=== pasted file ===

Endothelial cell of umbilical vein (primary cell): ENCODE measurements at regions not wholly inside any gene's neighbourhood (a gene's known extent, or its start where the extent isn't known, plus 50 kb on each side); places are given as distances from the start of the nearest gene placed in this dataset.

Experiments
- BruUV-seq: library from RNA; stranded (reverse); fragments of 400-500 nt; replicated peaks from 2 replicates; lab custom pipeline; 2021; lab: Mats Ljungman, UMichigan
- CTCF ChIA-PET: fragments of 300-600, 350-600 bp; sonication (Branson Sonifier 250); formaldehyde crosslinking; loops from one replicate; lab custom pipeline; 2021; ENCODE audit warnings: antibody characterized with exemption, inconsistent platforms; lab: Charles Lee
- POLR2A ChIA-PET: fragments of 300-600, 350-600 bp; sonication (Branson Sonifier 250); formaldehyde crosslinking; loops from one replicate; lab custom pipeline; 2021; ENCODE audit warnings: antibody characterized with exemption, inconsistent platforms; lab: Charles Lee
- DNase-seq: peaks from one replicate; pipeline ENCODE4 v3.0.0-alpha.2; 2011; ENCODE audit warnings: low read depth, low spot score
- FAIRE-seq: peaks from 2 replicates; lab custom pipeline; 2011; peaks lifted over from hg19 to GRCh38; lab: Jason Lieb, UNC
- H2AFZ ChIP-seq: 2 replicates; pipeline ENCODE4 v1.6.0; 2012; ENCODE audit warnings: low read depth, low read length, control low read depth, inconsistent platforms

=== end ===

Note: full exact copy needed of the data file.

Endothelial cell of umbilical vein (primary cell): ENCODE measurements at regions not wholly inside any gene's neighbourhood (a gene's known extent, or its start where the extent isn't known, plus 50 kb on each side); places are given as distances from the start of the nearest gene placed in this dataset.

Experiments
- BruUV-seq: library from RNA; stranded (reverse); fragments of 400-500 nt; replicated peaks from 2 replicates; lab custom pipeline; 2021; lab: Mats Ljungman, UMichigan
- CTCF ChIA-PET: fragments of 300-600, 350-600 bp; sonication (Branson Sonifier 250); formaldehyde crosslinking; loops from one replicate; lab custom pipeline; 2021; ENCODE audit warnings: antibody characterized with exemption, inconsistent platforms; lab: Charles Lee
- POLR2A ChIA-PET: fragments of 300-600, 350-600 bp; sonication (Branson Sonifier 250); formaldehyde crosslinking; loops from one replicate; lab custom pipeline; 2021; ENCODE audit warnings: antibody characterized with exemption, inconsistent platforms; lab: Charles Lee
- DNase-seq: peaks from one replicate; pipeline ENCODE4 v3.0.0-alpha.2; 2011; ENCODE audit warnings: low read depth, low spot score
- FAIRE-seq: peaks from 2 replicates; lab custom pipeline; 2011; peaks lifted over from hg19 to GRCh38; lab: Jason Lieb, UNC
- H2AFZ ChIP-seq: 2 replicates; pipeline ENCODE4 v1.6.0; 2012; ENCODE audit warnings: low read depth, low read length, control low read depth, inconsistent platforms